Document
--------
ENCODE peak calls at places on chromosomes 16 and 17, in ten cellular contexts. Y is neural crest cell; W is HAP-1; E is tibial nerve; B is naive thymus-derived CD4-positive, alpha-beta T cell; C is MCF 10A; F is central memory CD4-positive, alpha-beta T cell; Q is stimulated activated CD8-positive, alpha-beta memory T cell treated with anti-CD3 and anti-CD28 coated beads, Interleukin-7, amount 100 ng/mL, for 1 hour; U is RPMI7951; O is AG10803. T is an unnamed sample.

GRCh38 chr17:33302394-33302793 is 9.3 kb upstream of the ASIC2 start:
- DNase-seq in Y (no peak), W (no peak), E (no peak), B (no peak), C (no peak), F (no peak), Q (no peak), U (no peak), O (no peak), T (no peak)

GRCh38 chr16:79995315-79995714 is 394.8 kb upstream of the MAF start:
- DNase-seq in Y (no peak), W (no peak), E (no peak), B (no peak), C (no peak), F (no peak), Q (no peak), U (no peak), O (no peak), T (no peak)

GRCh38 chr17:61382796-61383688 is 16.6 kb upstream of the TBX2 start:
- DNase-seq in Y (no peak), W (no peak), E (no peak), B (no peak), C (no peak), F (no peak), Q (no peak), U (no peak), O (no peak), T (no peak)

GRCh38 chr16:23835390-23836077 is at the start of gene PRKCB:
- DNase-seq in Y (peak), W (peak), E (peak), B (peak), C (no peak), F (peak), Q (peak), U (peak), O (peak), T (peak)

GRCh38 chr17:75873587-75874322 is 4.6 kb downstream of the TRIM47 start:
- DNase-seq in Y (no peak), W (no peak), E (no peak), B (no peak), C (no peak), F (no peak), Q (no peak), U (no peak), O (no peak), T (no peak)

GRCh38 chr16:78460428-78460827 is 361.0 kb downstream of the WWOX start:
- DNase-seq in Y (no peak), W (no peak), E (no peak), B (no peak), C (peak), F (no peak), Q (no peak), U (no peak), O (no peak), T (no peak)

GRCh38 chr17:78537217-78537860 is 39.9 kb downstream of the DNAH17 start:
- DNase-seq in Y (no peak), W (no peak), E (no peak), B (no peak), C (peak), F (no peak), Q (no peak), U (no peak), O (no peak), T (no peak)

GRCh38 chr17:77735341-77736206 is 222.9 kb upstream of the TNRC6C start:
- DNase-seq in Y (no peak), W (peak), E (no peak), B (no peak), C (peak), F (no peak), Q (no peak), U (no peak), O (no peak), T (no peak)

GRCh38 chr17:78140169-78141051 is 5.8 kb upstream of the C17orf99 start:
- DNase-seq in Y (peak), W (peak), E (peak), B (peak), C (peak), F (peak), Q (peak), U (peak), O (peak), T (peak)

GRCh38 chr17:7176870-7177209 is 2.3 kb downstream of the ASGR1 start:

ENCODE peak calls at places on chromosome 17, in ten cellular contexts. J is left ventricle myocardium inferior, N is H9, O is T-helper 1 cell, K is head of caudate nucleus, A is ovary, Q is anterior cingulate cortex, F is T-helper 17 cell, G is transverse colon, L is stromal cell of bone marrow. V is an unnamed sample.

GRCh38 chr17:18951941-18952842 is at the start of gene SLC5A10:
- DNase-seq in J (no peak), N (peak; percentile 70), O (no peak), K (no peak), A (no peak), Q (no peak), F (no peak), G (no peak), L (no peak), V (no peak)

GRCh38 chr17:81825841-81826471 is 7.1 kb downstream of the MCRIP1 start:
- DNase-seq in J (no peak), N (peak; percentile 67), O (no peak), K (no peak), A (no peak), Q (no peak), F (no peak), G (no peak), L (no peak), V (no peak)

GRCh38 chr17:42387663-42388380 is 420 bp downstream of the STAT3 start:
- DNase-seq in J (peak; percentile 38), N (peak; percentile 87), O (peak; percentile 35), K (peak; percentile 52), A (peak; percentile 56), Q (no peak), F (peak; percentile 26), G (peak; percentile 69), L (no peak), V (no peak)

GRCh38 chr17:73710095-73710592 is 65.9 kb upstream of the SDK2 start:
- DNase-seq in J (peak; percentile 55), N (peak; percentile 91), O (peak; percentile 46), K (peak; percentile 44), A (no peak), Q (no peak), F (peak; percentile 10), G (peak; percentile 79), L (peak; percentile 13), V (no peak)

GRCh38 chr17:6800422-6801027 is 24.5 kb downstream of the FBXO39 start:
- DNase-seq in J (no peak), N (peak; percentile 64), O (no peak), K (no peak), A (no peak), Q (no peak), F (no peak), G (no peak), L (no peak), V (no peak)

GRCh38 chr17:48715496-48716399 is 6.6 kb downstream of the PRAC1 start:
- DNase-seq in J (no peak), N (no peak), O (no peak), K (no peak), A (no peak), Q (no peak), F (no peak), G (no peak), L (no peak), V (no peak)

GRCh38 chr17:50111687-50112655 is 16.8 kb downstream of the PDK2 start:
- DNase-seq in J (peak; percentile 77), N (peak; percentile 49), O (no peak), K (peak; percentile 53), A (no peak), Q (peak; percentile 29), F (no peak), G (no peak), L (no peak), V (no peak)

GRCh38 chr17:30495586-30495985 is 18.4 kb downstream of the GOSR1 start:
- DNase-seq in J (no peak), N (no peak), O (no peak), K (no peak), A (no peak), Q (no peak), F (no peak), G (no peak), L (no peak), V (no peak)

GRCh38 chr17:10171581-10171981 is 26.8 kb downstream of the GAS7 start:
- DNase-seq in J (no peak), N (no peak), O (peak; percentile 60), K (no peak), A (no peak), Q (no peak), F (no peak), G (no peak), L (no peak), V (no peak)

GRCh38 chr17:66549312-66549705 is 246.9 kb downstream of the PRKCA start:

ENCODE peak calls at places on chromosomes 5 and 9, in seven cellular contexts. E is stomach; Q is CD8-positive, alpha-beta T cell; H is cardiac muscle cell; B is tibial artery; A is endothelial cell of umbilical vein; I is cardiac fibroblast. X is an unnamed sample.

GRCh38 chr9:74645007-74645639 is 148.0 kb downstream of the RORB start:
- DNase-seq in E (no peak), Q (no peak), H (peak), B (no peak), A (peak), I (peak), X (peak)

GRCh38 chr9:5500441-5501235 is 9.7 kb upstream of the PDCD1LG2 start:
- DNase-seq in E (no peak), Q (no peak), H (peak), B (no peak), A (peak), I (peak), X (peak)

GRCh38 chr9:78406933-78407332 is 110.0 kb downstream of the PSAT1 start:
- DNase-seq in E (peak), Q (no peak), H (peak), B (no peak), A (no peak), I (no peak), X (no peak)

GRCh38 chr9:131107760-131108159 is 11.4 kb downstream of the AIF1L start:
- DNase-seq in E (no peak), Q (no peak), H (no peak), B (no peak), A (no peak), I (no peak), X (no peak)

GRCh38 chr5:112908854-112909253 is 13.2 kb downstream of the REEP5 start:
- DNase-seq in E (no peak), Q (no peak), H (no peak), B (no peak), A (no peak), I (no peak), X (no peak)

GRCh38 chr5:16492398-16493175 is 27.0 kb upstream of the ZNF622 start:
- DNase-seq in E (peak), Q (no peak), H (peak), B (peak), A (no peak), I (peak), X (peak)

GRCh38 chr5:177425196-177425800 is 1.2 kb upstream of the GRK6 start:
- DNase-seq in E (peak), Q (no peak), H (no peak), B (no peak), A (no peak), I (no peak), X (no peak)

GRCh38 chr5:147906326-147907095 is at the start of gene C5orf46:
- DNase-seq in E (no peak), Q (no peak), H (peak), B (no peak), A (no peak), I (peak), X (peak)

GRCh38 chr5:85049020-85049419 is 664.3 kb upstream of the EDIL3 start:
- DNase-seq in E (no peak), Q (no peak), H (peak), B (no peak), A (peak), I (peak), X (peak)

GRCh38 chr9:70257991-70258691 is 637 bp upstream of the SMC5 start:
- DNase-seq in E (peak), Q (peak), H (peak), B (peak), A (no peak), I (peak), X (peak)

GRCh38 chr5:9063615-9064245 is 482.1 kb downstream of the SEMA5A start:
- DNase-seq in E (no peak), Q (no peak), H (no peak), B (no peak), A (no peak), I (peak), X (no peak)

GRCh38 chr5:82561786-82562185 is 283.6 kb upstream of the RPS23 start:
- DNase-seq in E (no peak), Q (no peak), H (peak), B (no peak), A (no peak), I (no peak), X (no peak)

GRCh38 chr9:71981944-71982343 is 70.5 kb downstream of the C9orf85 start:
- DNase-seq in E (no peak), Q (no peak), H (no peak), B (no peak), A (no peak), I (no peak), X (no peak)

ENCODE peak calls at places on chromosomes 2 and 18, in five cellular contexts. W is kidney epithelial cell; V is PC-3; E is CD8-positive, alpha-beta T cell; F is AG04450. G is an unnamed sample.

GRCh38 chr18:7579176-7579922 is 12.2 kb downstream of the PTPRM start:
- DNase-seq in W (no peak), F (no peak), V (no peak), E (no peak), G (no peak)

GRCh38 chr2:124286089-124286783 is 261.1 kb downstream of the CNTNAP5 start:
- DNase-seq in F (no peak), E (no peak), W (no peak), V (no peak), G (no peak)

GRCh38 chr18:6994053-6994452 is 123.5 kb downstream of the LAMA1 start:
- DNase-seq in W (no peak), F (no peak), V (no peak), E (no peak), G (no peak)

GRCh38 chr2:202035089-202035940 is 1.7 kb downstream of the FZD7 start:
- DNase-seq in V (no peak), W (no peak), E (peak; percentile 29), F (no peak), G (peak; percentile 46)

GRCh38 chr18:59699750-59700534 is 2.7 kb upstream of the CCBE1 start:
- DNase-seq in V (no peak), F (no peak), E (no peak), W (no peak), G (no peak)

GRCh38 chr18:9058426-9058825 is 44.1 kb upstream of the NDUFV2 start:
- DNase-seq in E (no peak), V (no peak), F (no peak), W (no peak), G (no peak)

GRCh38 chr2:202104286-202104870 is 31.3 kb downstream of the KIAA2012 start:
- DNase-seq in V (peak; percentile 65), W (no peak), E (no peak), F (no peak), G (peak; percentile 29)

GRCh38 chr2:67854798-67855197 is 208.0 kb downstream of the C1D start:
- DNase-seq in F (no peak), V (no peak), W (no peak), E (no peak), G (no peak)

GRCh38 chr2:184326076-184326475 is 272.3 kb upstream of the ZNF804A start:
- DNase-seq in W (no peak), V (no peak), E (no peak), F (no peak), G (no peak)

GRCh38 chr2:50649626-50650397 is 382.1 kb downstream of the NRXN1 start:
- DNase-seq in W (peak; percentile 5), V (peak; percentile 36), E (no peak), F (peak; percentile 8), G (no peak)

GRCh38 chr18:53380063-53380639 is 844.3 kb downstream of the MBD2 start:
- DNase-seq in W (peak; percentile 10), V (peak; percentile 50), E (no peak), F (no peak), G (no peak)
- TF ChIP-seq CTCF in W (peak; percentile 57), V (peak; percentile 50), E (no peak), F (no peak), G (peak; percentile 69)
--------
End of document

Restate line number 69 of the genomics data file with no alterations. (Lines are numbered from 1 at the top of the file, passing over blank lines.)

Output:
GRCh38 chr18:7579176-7579922 is 12.2 kb downstream of the PTPRM start: